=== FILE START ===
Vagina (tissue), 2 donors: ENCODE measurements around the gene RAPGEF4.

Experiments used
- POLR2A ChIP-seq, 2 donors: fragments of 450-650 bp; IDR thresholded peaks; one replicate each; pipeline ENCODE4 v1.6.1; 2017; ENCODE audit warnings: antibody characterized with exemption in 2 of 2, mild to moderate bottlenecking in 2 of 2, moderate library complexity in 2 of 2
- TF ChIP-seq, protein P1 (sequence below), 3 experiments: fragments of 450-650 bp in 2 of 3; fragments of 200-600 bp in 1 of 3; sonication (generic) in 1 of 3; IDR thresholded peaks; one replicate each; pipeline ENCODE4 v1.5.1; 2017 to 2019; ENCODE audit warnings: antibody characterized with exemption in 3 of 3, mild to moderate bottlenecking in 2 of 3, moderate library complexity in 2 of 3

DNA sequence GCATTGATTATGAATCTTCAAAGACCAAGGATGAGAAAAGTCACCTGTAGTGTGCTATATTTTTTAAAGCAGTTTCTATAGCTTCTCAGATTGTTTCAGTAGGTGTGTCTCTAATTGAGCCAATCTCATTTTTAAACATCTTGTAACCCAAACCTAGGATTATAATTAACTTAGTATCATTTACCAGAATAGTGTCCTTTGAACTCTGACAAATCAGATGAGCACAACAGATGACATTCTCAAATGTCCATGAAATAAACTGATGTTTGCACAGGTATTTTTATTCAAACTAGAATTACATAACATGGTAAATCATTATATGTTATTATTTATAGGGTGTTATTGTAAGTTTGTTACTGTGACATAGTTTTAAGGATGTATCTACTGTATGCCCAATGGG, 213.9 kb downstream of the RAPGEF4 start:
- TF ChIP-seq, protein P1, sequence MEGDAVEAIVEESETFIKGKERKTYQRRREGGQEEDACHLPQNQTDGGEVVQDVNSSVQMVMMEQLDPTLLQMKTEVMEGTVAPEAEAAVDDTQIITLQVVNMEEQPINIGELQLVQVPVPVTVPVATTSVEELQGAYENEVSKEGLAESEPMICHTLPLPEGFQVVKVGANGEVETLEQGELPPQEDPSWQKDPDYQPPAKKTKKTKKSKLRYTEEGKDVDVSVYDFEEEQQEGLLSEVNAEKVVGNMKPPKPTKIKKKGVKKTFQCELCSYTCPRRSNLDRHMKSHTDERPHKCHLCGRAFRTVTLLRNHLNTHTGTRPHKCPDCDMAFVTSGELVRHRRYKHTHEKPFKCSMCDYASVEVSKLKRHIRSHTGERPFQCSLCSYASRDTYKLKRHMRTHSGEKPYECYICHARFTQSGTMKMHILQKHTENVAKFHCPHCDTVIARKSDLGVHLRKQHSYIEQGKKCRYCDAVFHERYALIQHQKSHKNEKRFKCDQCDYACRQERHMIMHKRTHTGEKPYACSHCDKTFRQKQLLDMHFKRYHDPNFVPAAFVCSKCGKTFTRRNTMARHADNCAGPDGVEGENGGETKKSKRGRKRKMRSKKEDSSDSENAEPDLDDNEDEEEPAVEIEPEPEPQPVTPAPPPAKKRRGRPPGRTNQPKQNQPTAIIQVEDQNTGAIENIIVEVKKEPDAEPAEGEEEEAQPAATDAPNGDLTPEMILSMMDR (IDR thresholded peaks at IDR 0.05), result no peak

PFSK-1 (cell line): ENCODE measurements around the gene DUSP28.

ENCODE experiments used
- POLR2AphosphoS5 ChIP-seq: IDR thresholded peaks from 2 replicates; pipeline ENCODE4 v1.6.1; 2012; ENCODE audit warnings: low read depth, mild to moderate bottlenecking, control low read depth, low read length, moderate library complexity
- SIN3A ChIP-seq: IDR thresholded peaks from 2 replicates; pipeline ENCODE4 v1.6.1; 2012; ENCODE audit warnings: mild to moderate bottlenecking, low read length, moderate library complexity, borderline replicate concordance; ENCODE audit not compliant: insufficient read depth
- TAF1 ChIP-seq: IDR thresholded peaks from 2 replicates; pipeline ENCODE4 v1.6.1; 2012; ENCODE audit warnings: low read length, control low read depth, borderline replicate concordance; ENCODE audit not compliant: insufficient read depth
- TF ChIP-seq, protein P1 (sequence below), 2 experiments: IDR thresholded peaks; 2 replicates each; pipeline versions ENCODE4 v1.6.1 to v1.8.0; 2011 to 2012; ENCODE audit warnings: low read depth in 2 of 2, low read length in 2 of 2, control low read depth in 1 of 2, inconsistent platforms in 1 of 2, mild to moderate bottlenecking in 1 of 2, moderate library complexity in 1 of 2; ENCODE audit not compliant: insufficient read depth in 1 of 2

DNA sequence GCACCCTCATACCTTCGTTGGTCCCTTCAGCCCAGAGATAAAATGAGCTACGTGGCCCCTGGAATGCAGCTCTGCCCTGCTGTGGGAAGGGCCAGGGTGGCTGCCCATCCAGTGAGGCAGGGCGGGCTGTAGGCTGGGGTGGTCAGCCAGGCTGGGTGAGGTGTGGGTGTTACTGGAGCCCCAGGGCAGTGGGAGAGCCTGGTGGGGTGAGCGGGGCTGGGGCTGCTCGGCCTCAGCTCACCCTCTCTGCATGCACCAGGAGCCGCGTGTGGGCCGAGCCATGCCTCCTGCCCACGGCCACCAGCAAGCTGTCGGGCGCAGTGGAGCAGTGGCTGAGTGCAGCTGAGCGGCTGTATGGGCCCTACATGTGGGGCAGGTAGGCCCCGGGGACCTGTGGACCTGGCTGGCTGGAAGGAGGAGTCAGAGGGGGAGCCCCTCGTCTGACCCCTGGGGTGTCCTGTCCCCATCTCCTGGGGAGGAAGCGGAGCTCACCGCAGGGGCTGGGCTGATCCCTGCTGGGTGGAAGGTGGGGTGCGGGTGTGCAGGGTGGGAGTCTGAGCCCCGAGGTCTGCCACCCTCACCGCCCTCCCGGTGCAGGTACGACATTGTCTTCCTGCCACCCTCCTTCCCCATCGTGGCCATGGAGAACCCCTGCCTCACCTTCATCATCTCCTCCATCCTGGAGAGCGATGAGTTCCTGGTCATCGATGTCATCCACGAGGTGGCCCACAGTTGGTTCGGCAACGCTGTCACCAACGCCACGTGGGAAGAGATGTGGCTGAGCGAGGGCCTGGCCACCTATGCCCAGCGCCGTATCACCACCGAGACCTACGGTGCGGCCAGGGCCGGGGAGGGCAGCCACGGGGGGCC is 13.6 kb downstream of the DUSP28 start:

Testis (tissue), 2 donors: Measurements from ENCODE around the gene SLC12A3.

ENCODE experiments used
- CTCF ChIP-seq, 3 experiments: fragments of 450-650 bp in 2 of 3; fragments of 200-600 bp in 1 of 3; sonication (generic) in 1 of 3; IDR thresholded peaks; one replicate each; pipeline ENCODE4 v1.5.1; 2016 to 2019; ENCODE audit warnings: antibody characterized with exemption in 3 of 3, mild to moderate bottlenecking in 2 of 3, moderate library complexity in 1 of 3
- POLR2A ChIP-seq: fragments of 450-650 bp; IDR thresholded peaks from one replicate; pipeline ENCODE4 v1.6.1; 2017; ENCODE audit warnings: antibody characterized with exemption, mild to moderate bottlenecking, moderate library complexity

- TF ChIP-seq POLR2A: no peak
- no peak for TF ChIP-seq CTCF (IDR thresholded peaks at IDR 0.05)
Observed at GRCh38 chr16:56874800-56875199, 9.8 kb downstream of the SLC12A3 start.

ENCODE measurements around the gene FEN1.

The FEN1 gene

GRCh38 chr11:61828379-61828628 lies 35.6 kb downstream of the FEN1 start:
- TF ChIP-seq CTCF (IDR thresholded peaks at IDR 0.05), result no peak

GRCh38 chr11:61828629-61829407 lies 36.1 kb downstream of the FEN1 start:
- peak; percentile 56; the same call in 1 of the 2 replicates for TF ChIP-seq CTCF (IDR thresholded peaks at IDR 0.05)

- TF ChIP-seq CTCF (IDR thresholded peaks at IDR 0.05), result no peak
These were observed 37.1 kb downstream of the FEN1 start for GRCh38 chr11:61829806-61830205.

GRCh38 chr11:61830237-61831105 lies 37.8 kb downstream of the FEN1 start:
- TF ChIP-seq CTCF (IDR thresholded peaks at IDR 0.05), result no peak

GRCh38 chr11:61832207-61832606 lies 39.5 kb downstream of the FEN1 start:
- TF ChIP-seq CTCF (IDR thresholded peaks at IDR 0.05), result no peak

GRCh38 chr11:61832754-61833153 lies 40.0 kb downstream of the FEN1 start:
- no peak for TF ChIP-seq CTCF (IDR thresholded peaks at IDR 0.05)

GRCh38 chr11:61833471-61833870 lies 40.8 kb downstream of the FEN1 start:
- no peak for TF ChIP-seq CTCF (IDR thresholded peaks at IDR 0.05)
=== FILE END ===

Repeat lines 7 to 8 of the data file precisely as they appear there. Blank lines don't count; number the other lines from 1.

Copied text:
PFSK-1 (cell line): ENCODE measurements around the gene DUSP28.

ENCODE experiments used